THE ELECTION FOR the next president of the Seattle City Council has come down to two candidates: savvy budget chair Jan Drago and neighborhood progressive Nick Licata. While Drago favors molding the council into a tight, disciplined team, Licata emphasizes a more open, decentralized approach to leadership. Even Licata himself, however, admits Drago will likely win.
The contest comes as the City Council is struggling with some of the lowest public-approval ratings in years. According to the influential Elway Poll, since 2000 the public's approval of the council's performance has dropped 25 points, to just 17 percent. If the council needed confirmation of those numbers, they received it this month as the three Seattle City Council incumbents who had viable challengers went down to defeat in the election. In addition, mayoral-council relations are the worst they have been since Mayor Charles Royer's administration of the 1980s. The next City Council president has to tackle these problems to be successful.
The council president is elected by a majority vote of his or her colleagues. Once in office, the president does not have extensive powers like the speaker of a house of representatives or a senate's majority leader. He or she derives authority from personal leadership.
A 10-YEAR COUNCIL veteran who served as president in 1996-97, Drago is in the mold of an old-time pol, more interested in getting things done than generating headlines. She has been a stalwart defender of Seattle's governing consensus of the past 15 years: keep downtown retail humming, ensure the unions get their share, make the streets as orderly and clean as possible, and use the tax receipts to fund human services whenever feasible.
Drago bemoans the current state of city government. She says of her quest to be council president, "The number one goal is to restore respectability and credibility to the city. The way to do that is to have a city council that works as a team." Drago thinks "maverick" members who don't respect their colleagues are hurting the City Council. She passionately deplores "people who go out on their own before they vet their ideas with their colleagues. People that leak before they talk to their colleagues or leak their colleagues' information. It's a real problem."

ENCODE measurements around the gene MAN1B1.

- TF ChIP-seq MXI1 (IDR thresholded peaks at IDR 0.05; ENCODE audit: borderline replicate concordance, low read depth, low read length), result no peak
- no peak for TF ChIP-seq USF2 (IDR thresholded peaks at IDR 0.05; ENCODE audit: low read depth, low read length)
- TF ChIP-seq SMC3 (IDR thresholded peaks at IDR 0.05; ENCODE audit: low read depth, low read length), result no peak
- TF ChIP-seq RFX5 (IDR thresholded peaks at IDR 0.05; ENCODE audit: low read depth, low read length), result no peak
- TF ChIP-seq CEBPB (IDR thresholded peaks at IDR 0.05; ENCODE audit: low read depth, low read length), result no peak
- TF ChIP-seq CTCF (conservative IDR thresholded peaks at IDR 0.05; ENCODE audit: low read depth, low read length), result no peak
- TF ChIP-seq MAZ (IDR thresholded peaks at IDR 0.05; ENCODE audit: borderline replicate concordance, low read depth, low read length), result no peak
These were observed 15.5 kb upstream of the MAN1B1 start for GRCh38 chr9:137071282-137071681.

While Drago refuses to name names, Licata acknowledges she is probably talking about him, among others. "I've retained enough of my role as an independent outsider to make her feel uncomfortable," he says.
LICATA ORIGINALLY challenged Drago in 1997, before switching to an open-seat contest. He ran as a public-interest critic of downtown trophy projects like the Pacific Place parking garage. On the City Council, he has been a consistent vote for neighborhood and progressive activists. He has also been a press darling, because of his philosophy of open government and his witty, frank quotes. Licata says of the council presidency, "I don't see it as a stern taskmaster. We don't have political parties. Everybody is moving around on the issues. The City Council should be a deliberative body. One of my pillars is transparency in government."
Licata does not place a lot of emphasis on the City Council challenging Mayor Nickels' authority by asserting its own. "You are never going to get a strong City Council response to the mayor, unless the mayor wants to cut the council's budget," he quips.
In contrast, Drago has been very unhappy with the hardball political style of the Nickels administration, much preferring the collaborative methods of former Mayor Norm Rice. Her solution is simple: "If the City Council has an agenda, the mayor's behavior modifies accordingly."
Licata acknowledges that Drago will likely get the votes of former television journalist Jim Compton and genial housing chair Richard McIver. He says of their choice, "It's really psychological. If you are more risk-averse, that leads to a more conservative approach."
WHILE HE LOOKS forward to meeting with his three new colleagues, Licata clearly doesn't expect to pick up votes from former Seattle Times columnist Jean Godden, United Way executive David Della, or senior-citizen advocate Tom Rasmussen, either. "I am really concerned that the new council members will not want to rock the boat. They are going to be looking over their shoulders all the time."
Drago is confident she can attract a majority of votes. There is still some doubt in her mind, however, about whether she wants the job. "I am only interested if council members want to be a team and commit to change. If we continue to have mavericks who don't want to be part of the team, then I have no interest."